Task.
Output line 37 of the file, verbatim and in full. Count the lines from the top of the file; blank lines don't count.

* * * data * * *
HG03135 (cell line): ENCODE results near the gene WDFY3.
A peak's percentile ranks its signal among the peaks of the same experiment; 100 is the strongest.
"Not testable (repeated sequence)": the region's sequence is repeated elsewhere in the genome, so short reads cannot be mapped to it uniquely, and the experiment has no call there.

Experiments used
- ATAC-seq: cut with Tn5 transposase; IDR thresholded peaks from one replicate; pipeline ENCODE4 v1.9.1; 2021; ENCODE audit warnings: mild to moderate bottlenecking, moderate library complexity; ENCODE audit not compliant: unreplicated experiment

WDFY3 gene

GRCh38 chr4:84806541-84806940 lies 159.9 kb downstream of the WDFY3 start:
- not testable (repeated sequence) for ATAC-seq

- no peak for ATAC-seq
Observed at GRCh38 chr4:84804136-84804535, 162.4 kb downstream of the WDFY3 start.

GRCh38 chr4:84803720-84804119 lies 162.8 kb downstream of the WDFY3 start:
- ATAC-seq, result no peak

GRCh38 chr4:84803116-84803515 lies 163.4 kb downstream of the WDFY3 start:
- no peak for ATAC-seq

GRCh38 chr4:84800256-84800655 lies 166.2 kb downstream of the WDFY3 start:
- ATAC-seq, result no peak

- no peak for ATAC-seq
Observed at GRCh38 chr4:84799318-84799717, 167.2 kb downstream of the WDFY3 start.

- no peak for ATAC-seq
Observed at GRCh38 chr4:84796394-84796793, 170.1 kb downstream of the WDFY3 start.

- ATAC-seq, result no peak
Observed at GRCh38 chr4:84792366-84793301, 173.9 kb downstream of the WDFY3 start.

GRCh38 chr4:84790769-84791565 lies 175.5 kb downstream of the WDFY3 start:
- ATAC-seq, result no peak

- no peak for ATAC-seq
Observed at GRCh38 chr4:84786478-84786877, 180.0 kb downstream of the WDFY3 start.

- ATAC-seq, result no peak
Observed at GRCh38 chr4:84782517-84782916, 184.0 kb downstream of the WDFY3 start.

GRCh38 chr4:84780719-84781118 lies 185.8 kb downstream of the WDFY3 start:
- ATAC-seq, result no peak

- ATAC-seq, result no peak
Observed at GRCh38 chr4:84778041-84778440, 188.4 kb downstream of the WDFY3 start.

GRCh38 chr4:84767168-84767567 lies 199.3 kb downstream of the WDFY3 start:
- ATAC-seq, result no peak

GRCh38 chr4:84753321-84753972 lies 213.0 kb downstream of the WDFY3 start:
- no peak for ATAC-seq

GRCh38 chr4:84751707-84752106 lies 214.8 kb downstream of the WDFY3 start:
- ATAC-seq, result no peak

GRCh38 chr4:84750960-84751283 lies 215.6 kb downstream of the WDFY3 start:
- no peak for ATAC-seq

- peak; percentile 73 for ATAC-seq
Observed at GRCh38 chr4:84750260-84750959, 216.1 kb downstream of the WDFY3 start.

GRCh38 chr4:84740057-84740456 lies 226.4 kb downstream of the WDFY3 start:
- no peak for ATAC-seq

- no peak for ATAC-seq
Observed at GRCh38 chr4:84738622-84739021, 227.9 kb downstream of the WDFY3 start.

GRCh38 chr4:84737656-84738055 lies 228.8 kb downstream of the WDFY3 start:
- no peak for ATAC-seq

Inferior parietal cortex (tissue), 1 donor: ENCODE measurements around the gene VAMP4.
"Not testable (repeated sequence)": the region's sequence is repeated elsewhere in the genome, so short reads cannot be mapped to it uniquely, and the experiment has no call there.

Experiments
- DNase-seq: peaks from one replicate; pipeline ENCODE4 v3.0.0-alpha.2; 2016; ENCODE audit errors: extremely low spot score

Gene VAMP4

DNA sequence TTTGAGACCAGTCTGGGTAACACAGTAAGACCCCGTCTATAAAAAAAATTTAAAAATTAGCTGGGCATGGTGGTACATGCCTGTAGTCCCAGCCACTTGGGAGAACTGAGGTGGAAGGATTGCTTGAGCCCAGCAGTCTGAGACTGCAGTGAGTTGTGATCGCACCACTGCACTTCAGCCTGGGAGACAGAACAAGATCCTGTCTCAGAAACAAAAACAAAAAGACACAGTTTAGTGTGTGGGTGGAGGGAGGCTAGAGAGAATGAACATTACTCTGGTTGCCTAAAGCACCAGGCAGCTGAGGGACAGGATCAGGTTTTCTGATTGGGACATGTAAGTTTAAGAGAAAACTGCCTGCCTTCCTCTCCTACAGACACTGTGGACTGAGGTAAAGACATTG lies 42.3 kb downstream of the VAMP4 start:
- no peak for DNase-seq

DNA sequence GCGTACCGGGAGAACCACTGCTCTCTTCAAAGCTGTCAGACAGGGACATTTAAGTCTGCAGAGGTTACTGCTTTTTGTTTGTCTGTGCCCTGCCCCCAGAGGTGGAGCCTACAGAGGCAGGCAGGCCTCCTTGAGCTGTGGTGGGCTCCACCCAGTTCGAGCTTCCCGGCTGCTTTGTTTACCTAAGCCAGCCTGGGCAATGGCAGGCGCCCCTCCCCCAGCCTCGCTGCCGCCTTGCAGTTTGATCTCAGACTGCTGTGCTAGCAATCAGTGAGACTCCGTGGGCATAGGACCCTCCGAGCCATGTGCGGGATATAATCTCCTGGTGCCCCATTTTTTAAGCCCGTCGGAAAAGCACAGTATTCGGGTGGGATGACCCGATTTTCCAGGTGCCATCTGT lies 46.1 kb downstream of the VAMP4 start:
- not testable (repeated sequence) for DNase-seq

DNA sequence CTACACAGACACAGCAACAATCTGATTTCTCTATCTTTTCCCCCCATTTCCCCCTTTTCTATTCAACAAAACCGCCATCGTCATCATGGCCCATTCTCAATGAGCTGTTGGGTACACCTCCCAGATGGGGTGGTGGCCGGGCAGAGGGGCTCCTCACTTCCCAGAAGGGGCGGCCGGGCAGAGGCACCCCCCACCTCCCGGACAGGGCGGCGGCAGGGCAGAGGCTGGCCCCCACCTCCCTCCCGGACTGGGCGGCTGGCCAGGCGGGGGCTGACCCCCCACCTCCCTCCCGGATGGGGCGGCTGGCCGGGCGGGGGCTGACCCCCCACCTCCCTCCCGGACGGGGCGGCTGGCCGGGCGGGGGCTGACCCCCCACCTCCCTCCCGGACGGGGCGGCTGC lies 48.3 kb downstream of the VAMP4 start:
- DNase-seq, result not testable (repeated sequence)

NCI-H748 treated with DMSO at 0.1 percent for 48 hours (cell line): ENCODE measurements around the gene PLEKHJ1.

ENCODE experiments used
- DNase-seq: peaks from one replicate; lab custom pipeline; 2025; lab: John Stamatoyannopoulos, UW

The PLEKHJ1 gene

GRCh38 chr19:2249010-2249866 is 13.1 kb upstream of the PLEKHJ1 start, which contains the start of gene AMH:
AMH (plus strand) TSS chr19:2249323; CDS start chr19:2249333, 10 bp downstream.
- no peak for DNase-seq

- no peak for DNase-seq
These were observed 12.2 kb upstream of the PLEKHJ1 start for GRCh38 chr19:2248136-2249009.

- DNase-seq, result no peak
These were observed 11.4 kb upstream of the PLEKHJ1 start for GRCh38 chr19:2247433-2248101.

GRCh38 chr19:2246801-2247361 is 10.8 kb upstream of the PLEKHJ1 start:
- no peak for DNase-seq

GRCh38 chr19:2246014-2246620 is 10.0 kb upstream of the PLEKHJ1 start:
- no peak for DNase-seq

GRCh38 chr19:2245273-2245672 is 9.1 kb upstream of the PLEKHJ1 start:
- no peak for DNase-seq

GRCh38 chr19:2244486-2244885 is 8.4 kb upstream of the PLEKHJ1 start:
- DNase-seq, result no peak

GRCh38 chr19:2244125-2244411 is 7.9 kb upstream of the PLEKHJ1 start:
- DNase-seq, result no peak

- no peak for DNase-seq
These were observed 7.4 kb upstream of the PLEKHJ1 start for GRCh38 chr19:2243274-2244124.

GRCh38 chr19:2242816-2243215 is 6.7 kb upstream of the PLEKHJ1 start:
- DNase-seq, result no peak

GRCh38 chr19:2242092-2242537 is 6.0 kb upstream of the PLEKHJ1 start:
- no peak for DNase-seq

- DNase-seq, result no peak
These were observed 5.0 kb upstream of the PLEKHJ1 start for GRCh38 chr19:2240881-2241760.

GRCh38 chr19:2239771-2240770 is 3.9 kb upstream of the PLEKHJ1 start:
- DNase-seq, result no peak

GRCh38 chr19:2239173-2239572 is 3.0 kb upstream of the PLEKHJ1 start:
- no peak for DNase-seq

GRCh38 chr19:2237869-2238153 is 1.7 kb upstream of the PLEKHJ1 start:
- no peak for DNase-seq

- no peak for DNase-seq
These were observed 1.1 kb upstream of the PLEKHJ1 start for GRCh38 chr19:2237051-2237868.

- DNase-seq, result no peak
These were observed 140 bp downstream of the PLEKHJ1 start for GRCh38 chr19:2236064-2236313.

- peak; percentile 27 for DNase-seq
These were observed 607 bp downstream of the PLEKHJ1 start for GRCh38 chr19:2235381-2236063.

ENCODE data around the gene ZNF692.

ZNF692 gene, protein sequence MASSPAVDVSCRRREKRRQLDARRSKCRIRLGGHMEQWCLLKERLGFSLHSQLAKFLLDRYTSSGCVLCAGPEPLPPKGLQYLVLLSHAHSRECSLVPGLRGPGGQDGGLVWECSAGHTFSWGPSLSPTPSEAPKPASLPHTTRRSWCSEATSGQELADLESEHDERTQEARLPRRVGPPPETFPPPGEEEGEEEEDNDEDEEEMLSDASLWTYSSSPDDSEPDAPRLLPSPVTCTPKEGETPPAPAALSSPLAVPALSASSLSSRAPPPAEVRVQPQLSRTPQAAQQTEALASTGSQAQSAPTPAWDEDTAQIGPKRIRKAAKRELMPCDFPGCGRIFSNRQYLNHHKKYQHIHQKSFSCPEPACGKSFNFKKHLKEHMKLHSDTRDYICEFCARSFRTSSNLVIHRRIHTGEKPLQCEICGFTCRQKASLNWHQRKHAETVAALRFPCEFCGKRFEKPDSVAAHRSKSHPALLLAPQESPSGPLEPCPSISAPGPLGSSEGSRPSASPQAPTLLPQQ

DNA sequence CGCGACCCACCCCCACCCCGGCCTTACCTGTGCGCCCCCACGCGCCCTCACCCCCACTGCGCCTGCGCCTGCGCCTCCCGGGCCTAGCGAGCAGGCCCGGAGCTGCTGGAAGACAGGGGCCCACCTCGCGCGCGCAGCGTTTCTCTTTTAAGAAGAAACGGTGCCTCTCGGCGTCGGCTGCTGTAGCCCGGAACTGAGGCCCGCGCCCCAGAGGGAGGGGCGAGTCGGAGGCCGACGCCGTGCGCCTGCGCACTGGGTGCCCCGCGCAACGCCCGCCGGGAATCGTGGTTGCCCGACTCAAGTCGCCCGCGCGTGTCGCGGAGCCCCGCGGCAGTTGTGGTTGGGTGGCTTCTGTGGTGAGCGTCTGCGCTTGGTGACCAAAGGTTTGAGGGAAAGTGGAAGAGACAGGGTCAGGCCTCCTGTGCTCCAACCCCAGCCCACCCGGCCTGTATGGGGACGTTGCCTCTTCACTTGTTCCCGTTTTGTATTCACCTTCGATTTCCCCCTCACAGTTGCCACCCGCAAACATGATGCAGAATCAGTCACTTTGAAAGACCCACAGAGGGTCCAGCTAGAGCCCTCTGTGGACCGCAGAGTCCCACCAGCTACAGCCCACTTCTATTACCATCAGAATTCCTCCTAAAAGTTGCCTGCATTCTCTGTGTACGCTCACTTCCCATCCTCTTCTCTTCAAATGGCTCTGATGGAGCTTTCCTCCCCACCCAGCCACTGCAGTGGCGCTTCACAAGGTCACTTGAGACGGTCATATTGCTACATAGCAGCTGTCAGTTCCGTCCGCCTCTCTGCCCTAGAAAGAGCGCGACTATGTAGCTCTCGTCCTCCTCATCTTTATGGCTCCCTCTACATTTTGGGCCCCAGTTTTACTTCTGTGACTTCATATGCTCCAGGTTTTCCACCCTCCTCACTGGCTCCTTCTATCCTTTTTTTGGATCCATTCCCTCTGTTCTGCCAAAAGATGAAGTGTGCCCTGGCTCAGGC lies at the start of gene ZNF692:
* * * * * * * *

GRCh38 chr4:84751707-84752106 lies 214.8 kb downstream of the WDFY3 start: